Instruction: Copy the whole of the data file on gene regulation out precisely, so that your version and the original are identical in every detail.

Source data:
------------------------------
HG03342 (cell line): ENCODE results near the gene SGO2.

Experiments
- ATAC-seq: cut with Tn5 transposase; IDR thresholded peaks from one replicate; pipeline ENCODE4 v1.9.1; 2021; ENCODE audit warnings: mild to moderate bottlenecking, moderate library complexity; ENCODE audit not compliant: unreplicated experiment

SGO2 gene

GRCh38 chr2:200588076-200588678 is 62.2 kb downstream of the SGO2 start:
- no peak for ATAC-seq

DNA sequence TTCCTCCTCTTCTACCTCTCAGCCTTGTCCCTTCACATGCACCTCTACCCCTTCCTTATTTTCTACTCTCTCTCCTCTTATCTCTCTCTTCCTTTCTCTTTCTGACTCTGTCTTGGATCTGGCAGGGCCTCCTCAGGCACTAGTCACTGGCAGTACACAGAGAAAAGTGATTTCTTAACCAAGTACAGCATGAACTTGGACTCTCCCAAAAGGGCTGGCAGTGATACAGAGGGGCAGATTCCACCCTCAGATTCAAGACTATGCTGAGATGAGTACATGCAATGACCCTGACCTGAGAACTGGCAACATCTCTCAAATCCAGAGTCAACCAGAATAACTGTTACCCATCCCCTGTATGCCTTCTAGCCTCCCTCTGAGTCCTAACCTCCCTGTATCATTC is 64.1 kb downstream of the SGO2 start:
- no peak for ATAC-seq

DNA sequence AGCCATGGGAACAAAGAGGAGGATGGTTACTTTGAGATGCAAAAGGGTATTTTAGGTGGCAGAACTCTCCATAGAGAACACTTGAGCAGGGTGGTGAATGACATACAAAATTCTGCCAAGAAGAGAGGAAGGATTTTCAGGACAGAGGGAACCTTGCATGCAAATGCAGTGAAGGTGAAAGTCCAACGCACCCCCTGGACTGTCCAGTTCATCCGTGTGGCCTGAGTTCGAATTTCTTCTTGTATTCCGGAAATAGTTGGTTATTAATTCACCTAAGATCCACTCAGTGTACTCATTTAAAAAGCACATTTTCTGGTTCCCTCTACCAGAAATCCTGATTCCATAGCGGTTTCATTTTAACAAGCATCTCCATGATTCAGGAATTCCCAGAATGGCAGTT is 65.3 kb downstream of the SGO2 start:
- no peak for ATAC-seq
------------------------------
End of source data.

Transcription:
HG03342 (cell line): ENCODE results near the gene SGO2.

Experiments
- ATAC-seq: cut with Tn5 transposase; IDR thresholded peaks from one replicate; pipeline ENCODE4 v1.9.1; 2021; ENCODE audit warnings: mild to moderate bottlenecking, moderate library complexity; ENCODE audit not compliant: unreplicated experiment

SGO2 gene

GRCh38 chr2:200588076-200588678 is 62.2 kb downstream of the SGO2 start:
- no peak for ATAC-seq

DNA sequence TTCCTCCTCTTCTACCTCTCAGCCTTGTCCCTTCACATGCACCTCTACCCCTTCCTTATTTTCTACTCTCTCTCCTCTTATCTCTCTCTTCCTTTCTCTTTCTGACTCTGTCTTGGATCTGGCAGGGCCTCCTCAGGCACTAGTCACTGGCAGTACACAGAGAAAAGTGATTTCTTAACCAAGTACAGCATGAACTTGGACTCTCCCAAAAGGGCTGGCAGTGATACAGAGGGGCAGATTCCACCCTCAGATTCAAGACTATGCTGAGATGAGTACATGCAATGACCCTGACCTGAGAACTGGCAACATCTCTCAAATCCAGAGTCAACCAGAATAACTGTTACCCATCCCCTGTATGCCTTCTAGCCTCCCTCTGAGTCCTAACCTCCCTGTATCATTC is 64.1 kb downstream of the SGO2 start:
- no peak for ATAC-seq

DNA sequence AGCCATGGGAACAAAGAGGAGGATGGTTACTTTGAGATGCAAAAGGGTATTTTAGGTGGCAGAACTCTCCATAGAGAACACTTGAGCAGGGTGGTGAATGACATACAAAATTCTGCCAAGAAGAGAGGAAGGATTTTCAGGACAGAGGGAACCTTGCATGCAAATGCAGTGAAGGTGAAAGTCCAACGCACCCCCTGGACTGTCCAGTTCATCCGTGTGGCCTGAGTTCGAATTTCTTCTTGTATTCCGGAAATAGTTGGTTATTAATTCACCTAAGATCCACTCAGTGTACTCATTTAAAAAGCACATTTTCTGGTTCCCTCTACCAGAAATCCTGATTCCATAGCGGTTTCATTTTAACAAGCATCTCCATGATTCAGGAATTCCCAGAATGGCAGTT is 65.3 kb downstream of the SGO2 start:
- no peak for ATAC-seq